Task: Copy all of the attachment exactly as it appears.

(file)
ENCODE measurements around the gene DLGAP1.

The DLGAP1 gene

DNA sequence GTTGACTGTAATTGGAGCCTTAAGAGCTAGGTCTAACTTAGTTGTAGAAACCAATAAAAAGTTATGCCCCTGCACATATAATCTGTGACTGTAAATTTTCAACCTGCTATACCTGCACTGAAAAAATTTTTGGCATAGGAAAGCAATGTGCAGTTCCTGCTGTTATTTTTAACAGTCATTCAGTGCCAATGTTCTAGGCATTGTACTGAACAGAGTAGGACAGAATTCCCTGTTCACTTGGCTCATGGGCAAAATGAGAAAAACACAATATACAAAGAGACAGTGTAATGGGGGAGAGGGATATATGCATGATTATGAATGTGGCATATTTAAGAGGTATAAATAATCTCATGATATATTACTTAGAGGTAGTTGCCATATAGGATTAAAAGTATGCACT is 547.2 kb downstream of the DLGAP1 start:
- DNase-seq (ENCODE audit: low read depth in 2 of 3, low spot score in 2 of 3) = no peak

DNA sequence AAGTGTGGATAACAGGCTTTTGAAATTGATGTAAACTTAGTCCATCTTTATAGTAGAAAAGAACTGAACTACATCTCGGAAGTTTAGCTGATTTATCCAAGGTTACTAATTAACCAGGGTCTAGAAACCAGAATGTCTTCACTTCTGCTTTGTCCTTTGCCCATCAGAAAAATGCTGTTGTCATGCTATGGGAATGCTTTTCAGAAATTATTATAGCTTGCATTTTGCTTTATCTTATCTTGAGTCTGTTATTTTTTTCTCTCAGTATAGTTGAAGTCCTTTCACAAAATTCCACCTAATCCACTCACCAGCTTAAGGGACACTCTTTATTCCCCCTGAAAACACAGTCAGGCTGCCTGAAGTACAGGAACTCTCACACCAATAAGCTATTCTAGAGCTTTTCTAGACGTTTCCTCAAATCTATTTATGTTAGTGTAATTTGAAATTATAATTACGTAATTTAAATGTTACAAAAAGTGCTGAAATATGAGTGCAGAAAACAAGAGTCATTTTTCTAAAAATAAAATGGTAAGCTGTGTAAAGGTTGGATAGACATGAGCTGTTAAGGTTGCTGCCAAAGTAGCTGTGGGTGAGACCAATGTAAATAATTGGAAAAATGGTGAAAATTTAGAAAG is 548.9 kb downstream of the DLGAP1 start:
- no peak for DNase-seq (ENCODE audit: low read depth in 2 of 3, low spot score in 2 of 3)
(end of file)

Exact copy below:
ENCODE measurements around the gene DLGAP1.

The DLGAP1 gene

DNA sequence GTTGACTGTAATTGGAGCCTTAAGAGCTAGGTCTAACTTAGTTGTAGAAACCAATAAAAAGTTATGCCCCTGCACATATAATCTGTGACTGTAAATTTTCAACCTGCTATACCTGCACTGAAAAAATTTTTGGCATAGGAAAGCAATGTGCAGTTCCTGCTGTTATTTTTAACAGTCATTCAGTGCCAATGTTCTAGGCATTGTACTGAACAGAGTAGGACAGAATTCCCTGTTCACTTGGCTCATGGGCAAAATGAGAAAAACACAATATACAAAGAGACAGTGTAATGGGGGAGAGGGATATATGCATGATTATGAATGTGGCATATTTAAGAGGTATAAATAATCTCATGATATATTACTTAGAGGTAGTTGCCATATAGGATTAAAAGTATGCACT is 547.2 kb downstream of the DLGAP1 start:
- DNase-seq (ENCODE audit: low read depth in 2 of 3, low spot score in 2 of 3) = no peak

DNA sequence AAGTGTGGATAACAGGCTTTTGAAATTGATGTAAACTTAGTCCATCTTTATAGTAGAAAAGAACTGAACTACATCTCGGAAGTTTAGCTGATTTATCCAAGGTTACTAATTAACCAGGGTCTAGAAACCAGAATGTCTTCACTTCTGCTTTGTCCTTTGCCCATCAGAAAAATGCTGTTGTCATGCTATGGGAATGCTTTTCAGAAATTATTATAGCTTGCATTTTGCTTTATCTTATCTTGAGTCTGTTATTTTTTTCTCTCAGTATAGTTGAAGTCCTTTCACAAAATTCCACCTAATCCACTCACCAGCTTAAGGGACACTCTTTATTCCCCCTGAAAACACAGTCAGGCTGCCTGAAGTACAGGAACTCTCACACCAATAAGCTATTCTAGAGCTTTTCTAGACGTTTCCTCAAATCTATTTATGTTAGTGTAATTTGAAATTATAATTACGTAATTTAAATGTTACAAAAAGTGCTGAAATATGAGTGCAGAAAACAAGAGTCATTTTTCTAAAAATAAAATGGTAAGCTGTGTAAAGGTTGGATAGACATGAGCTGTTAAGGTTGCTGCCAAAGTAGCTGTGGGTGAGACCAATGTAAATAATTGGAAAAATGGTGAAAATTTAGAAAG is 548.9 kb downstream of the DLGAP1 start:
- no peak for DNase-seq (ENCODE audit: low read depth in 2 of 3, low spot score in 2 of 3)